It all started with the Hokey Pokey in Kindergarten. I put my right foot in, I put my right foot out, I put my right foot in, but when it was time to shake it all about I lost my balance and tipped over. (Note to self: Tipping over is a teapot activity. Wrong song.) I didn’t have to worry about it long, though, because as soon as I told Mom, she informed me that the Hokey Pokey was “dancin” and we don’t do that…hence a note to Mrs. Hepler…please excuse Janice from Hokey Pokey, etc. etc. Sigh.
Kindergarten games gave way to hopscotch (where I also lost my balance) and jump rope, where I was always foiled in my attempts at the dreaded Double Dutch. Not once could I do it. I would bob and count and thought I had it timed, but alas…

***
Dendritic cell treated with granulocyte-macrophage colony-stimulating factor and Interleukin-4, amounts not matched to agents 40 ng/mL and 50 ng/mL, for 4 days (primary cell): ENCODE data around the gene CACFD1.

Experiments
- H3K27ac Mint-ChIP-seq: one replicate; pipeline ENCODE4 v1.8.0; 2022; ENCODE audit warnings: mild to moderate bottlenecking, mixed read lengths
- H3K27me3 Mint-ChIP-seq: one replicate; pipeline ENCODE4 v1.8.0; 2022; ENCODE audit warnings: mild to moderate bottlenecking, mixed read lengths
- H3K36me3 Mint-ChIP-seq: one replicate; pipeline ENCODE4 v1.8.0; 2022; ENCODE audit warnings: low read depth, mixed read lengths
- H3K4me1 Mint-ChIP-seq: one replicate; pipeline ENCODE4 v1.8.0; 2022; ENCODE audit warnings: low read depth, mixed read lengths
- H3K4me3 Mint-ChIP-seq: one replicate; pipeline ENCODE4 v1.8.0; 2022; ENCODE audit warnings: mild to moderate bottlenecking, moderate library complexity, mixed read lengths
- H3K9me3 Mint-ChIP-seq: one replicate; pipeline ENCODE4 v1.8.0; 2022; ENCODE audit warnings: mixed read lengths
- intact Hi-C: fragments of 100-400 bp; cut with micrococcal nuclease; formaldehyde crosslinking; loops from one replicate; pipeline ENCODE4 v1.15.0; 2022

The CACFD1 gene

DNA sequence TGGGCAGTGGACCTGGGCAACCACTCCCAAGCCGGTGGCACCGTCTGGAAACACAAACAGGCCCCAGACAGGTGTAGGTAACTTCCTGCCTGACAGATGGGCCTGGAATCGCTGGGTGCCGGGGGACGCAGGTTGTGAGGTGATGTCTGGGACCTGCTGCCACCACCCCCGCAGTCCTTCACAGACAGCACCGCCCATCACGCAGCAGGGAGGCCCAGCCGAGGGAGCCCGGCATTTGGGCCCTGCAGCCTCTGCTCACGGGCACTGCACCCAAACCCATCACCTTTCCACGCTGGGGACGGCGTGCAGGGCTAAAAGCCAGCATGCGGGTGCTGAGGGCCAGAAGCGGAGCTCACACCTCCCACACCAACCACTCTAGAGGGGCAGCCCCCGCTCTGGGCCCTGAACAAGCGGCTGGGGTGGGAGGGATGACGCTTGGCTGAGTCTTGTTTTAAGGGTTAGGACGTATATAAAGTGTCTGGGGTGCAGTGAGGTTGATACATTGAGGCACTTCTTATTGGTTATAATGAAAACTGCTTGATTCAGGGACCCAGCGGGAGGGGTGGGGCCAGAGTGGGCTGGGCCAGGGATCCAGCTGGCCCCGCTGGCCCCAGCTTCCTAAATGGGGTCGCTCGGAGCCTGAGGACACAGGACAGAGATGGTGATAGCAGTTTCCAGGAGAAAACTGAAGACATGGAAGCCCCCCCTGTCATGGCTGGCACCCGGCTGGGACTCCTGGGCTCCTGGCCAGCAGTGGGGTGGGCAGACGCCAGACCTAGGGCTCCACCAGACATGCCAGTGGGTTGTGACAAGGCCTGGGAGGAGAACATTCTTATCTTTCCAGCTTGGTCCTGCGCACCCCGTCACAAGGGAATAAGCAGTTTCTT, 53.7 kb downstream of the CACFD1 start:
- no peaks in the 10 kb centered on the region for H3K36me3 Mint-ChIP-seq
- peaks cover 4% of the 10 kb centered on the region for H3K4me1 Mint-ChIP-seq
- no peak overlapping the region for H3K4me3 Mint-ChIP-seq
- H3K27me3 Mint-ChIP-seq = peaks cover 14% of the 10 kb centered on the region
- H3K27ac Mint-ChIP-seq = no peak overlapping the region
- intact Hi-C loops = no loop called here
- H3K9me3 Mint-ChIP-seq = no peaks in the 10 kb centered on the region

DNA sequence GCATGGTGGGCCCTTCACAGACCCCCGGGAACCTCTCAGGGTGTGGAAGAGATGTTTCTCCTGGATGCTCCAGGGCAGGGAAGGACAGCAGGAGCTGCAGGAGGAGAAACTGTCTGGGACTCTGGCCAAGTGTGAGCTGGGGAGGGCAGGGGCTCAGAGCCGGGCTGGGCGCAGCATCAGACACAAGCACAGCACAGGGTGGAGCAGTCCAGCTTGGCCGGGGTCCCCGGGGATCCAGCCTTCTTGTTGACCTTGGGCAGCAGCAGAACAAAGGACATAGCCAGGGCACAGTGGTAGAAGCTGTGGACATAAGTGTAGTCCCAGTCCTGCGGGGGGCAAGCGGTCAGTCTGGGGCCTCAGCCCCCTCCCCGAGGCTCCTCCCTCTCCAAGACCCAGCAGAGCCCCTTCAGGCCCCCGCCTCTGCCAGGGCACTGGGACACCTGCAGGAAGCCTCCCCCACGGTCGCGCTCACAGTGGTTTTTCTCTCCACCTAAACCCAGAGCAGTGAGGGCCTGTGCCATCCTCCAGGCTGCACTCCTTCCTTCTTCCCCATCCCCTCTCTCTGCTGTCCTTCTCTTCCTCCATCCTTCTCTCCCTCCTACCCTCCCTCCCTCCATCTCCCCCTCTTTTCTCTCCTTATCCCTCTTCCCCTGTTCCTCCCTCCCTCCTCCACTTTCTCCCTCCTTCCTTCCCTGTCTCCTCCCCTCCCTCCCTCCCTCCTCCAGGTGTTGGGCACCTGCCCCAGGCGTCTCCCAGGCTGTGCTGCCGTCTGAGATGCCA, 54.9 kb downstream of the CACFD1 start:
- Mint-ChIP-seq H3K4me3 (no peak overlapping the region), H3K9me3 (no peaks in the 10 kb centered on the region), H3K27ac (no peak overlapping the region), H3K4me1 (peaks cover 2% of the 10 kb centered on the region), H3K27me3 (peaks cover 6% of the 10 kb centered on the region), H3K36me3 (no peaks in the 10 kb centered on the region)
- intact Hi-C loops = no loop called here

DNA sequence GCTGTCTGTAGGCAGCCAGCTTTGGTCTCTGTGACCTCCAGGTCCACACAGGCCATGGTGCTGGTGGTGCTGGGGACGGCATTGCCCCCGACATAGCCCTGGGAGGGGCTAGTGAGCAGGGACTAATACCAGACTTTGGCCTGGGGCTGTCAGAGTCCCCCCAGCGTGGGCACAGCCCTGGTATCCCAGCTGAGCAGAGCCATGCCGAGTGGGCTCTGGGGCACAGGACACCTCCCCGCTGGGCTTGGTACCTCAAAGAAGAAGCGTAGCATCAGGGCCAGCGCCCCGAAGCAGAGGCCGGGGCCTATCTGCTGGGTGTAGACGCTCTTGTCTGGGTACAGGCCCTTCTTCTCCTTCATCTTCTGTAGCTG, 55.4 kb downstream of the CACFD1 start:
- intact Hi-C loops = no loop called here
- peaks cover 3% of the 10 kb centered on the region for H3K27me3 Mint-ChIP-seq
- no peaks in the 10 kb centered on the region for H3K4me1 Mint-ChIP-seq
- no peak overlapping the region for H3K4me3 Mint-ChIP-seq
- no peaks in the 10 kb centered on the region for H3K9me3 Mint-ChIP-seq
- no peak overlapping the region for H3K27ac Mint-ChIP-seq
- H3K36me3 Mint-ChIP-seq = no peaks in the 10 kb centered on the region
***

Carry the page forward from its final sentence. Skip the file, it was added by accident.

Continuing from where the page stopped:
While other kids lived for recess, I just wondered what new devilish devices of torture in the way of recreation were waiting for me. Recreation..interesting word. Webster says it means “refreshment of strength and spirits after work.” Anybody who has ever been uncoordinated enough to miss kicking a giant red rubber ball when it’s rolled to you can tell you there’s nothing refreshing about it. It’s fresh humiliation, and you know the next time kickball teams are chosen you’ll be picked just after that three legged dog that runs through the playground because he’s a better fielder than you are. Well, at least there was my yellow hula hoop. I kept it spinning a good five seconds before it dropped to the ground in shame and disgust.